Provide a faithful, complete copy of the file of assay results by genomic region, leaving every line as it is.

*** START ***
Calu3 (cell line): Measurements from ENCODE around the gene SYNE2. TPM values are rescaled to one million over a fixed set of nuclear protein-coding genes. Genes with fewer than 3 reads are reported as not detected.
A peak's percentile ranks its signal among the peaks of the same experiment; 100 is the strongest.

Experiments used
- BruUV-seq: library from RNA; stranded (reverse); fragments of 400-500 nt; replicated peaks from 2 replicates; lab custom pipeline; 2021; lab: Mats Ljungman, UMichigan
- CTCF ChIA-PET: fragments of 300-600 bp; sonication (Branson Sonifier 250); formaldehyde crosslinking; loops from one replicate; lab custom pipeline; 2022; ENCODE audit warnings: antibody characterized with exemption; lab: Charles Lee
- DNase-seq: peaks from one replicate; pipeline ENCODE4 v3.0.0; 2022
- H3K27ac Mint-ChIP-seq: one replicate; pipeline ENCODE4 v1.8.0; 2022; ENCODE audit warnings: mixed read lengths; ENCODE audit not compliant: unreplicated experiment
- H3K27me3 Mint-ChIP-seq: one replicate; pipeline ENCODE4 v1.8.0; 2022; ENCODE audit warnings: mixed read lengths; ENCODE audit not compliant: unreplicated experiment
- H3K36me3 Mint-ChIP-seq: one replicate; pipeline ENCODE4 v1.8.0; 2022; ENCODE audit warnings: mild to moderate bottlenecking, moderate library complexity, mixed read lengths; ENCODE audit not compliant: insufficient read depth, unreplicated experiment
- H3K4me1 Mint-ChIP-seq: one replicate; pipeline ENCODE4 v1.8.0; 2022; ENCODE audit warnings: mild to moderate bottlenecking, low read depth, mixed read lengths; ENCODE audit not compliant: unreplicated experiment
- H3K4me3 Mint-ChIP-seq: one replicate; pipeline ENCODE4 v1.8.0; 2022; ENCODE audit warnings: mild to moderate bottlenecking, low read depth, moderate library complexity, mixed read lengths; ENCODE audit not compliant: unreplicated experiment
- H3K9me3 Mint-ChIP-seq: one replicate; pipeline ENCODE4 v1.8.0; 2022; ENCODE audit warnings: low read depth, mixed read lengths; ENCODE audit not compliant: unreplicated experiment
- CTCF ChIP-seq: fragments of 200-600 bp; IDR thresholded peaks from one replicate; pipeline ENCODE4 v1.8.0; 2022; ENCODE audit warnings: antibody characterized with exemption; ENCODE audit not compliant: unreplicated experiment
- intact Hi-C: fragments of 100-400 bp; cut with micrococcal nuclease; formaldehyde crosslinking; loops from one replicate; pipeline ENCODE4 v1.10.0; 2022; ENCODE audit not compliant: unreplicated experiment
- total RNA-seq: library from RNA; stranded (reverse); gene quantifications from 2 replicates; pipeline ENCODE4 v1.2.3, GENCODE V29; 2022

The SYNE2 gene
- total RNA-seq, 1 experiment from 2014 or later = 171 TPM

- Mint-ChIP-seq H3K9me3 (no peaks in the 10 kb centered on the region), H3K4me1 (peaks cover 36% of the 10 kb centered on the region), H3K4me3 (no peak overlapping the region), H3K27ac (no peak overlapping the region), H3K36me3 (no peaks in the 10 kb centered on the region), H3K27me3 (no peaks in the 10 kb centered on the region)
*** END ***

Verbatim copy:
Calu3 (cell line): Measurements from ENCODE around the gene SYNE2. TPM values are rescaled to one million over a fixed set of nuclear protein-coding genes. Genes with fewer than 3 reads are reported as not detected.
A peak's percentile ranks its signal among the peaks of the same experiment; 100 is the strongest.

Experiments used
- BruUV-seq: library from RNA; stranded (reverse); fragments of 400-500 nt; replicated peaks from 2 replicates; lab custom pipeline; 2021; lab: Mats Ljungman, UMichigan
- CTCF ChIA-PET: fragments of 300-600 bp; sonication (Branson Sonifier 250); formaldehyde crosslinking; loops from one replicate; lab custom pipeline; 2022; ENCODE audit warnings: antibody characterized with exemption; lab: Charles Lee
- DNase-seq: peaks from one replicate; pipeline ENCODE4 v3.0.0; 2022
- H3K27ac Mint-ChIP-seq: one replicate; pipeline ENCODE4 v1.8.0; 2022; ENCODE audit warnings: mixed read lengths; ENCODE audit not compliant: unreplicated experiment
- H3K27me3 Mint-ChIP-seq: one replicate; pipeline ENCODE4 v1.8.0; 2022; ENCODE audit warnings: mixed read lengths; ENCODE audit not compliant: unreplicated experiment
- H3K36me3 Mint-ChIP-seq: one replicate; pipeline ENCODE4 v1.8.0; 2022; ENCODE audit warnings: mild to moderate bottlenecking, moderate library complexity, mixed read lengths; ENCODE audit not compliant: insufficient read depth, unreplicated experiment
- H3K4me1 Mint-ChIP-seq: one replicate; pipeline ENCODE4 v1.8.0; 2022; ENCODE audit warnings: mild to moderate bottlenecking, low read depth, mixed read lengths; ENCODE audit not compliant: unreplicated experiment
- H3K4me3 Mint-ChIP-seq: one replicate; pipeline ENCODE4 v1.8.0; 2022; ENCODE audit warnings: mild to moderate bottlenecking, low read depth, moderate library complexity, mixed read lengths; ENCODE audit not compliant: unreplicated experiment
- H3K9me3 Mint-ChIP-seq: one replicate; pipeline ENCODE4 v1.8.0; 2022; ENCODE audit warnings: low read depth, mixed read lengths; ENCODE audit not compliant: unreplicated experiment
- CTCF ChIP-seq: fragments of 200-600 bp; IDR thresholded peaks from one replicate; pipeline ENCODE4 v1.8.0; 2022; ENCODE audit warnings: antibody characterized with exemption; ENCODE audit not compliant: unreplicated experiment
- intact Hi-C: fragments of 100-400 bp; cut with micrococcal nuclease; formaldehyde crosslinking; loops from one replicate; pipeline ENCODE4 v1.10.0; 2022; ENCODE audit not compliant: unreplicated experiment
- total RNA-seq: library from RNA; stranded (reverse); gene quantifications from 2 replicates; pipeline ENCODE4 v1.2.3, GENCODE V29; 2022

The SYNE2 gene
- total RNA-seq, 1 experiment from 2014 or later = 171 TPM

- Mint-ChIP-seq H3K9me3 (no peaks in the 10 kb centered on the region), H3K4me1 (peaks cover 36% of the 10 kb centered on the region), H3K4me3 (no peak overlapping the region), H3K27ac (no peak overlapping the region), H3K36me3 (no peaks in the 10 kb centered on the region), H3K27me3 (no peaks in the 10 kb centered on the region)